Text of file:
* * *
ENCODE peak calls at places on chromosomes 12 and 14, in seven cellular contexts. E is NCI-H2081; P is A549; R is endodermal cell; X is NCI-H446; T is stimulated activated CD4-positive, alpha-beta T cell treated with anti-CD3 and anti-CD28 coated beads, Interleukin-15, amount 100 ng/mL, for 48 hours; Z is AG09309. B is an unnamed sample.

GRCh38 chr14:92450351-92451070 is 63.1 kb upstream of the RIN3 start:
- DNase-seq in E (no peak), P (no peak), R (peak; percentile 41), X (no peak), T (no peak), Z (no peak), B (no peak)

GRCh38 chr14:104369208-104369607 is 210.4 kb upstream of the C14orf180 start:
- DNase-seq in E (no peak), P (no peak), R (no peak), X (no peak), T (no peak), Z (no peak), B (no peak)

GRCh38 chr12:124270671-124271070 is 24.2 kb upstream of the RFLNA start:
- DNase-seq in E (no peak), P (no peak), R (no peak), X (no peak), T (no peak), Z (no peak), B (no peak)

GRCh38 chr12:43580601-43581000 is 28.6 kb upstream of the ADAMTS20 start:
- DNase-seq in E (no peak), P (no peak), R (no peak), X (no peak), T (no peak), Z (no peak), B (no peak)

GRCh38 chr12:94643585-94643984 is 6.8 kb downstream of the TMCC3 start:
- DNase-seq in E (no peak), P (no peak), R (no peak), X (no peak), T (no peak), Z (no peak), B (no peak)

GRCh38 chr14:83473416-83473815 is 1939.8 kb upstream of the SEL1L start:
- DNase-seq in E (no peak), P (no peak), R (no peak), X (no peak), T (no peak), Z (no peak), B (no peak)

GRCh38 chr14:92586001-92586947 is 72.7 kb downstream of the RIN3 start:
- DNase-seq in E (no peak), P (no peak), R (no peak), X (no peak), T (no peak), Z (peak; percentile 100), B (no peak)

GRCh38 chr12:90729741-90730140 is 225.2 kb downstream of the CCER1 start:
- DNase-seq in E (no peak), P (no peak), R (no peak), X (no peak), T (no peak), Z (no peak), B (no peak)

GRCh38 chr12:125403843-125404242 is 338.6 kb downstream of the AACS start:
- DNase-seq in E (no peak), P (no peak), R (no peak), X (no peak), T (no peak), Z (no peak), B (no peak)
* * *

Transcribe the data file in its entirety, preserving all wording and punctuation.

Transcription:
ENCODE peak calls at places on chromosomes 12 and 14, in seven cellular contexts. E is NCI-H2081; P is A549; R is endodermal cell; X is NCI-H446; T is stimulated activated CD4-positive, alpha-beta T cell treated with anti-CD3 and anti-CD28 coated beads, Interleukin-15, amount 100 ng/mL, for 48 hours; Z is AG09309. B is an unnamed sample.

GRCh38 chr14:92450351-92451070 is 63.1 kb upstream of the RIN3 start:
- DNase-seq in E (no peak), P (no peak), R (peak; percentile 41), X (no peak), T (no peak), Z (no peak), B (no peak)

GRCh38 chr14:104369208-104369607 is 210.4 kb upstream of the C14orf180 start:
- DNase-seq in E (no peak), P (no peak), R (no peak), X (no peak), T (no peak), Z (no peak), B (no peak)

GRCh38 chr12:124270671-124271070 is 24.2 kb upstream of the RFLNA start:
- DNase-seq in E (no peak), P (no peak), R (no peak), X (no peak), T (no peak), Z (no peak), B (no peak)

GRCh38 chr12:43580601-43581000 is 28.6 kb upstream of the ADAMTS20 start:
- DNase-seq in E (no peak), P (no peak), R (no peak), X (no peak), T (no peak), Z (no peak), B (no peak)

GRCh38 chr12:94643585-94643984 is 6.8 kb downstream of the TMCC3 start:
- DNase-seq in E (no peak), P (no peak), R (no peak), X (no peak), T (no peak), Z (no peak), B (no peak)

GRCh38 chr14:83473416-83473815 is 1939.8 kb upstream of the SEL1L start:
- DNase-seq in E (no peak), P (no peak), R (no peak), X (no peak), T (no peak), Z (no peak), B (no peak)

GRCh38 chr14:92586001-92586947 is 72.7 kb downstream of the RIN3 start:
- DNase-seq in E (no peak), P (no peak), R (no peak), X (no peak), T (no peak), Z (peak; percentile 100), B (no peak)

GRCh38 chr12:90729741-90730140 is 225.2 kb downstream of the CCER1 start:
- DNase-seq in E (no peak), P (no peak), R (no peak), X (no peak), T (no peak), Z (no peak), B (no peak)

GRCh38 chr12:125403843-125404242 is 338.6 kb downstream of the AACS start:
- DNase-seq in E (no peak), P (no peak), R (no peak), X (no peak), T (no peak), Z (no peak), B (no peak)